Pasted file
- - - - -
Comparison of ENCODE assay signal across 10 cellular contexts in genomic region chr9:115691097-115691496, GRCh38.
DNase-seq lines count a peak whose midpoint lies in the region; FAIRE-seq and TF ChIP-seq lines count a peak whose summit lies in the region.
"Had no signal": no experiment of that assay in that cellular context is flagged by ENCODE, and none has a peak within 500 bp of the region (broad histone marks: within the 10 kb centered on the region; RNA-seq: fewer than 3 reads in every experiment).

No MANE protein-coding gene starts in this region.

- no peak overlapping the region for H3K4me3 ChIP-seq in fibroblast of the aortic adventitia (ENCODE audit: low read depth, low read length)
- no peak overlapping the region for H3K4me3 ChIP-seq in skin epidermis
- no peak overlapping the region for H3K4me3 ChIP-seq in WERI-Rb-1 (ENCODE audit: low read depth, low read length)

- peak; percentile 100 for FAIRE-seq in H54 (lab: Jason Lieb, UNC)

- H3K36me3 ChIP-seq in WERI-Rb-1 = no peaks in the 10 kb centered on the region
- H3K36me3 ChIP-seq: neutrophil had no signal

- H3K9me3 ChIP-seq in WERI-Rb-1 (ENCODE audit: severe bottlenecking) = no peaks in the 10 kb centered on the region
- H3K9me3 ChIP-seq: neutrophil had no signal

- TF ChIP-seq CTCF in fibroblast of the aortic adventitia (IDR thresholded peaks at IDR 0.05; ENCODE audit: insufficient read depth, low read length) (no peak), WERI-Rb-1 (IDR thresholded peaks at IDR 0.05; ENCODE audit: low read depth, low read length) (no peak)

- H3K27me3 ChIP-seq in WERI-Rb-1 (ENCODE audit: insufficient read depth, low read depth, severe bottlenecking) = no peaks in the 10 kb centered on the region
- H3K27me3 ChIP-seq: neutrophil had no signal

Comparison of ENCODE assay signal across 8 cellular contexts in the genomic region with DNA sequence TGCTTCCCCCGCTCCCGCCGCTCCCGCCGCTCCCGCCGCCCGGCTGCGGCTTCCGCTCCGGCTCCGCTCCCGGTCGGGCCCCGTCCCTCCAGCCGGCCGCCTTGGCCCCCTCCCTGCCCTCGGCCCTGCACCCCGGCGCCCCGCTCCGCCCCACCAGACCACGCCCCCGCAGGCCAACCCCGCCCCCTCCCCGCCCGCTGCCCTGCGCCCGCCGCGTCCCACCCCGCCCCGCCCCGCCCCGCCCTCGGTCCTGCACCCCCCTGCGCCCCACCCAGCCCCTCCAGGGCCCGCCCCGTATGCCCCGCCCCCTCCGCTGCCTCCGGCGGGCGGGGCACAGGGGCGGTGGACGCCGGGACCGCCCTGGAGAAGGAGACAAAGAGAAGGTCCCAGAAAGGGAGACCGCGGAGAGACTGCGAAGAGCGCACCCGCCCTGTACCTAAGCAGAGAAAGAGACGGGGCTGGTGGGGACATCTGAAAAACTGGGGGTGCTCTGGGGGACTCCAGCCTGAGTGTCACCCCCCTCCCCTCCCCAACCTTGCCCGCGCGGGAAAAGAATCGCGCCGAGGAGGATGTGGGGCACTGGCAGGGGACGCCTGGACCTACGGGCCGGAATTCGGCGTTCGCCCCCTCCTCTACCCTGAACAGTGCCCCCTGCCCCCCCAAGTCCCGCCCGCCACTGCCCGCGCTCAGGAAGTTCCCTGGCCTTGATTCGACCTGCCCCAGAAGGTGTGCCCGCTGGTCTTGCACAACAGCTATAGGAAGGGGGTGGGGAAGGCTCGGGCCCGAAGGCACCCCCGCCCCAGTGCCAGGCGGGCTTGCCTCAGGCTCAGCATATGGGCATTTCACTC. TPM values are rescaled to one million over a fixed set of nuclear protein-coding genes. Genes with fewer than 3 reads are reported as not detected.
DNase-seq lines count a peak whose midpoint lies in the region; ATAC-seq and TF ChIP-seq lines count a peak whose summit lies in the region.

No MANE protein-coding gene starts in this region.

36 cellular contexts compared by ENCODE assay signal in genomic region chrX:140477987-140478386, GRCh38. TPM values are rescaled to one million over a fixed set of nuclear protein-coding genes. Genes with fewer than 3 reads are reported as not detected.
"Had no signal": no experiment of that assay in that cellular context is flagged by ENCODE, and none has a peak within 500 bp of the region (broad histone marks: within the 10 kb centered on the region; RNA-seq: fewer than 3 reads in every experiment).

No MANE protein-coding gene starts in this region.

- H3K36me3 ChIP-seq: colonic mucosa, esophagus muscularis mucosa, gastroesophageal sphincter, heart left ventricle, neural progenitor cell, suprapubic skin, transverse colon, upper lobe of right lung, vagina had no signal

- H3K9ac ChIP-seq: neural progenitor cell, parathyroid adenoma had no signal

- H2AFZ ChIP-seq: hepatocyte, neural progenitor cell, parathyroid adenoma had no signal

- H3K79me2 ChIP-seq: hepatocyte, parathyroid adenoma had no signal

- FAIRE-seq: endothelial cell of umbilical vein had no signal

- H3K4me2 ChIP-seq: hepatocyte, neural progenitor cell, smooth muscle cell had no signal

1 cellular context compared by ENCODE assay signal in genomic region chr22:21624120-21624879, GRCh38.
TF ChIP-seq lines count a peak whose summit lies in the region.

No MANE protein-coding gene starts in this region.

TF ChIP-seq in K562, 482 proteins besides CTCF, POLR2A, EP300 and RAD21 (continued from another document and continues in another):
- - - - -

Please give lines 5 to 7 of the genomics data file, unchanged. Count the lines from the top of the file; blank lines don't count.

- no peak overlapping the region for H3K4me3 ChIP-seq in fibroblast of the aortic adventitia (ENCODE audit: low read depth, low read length)
- no peak overlapping the region for H3K4me3 ChIP-seq in skin epidermis
- no peak overlapping the region for H3K4me3 ChIP-seq in WERI-Rb-1 (ENCODE audit: low read depth, low read length)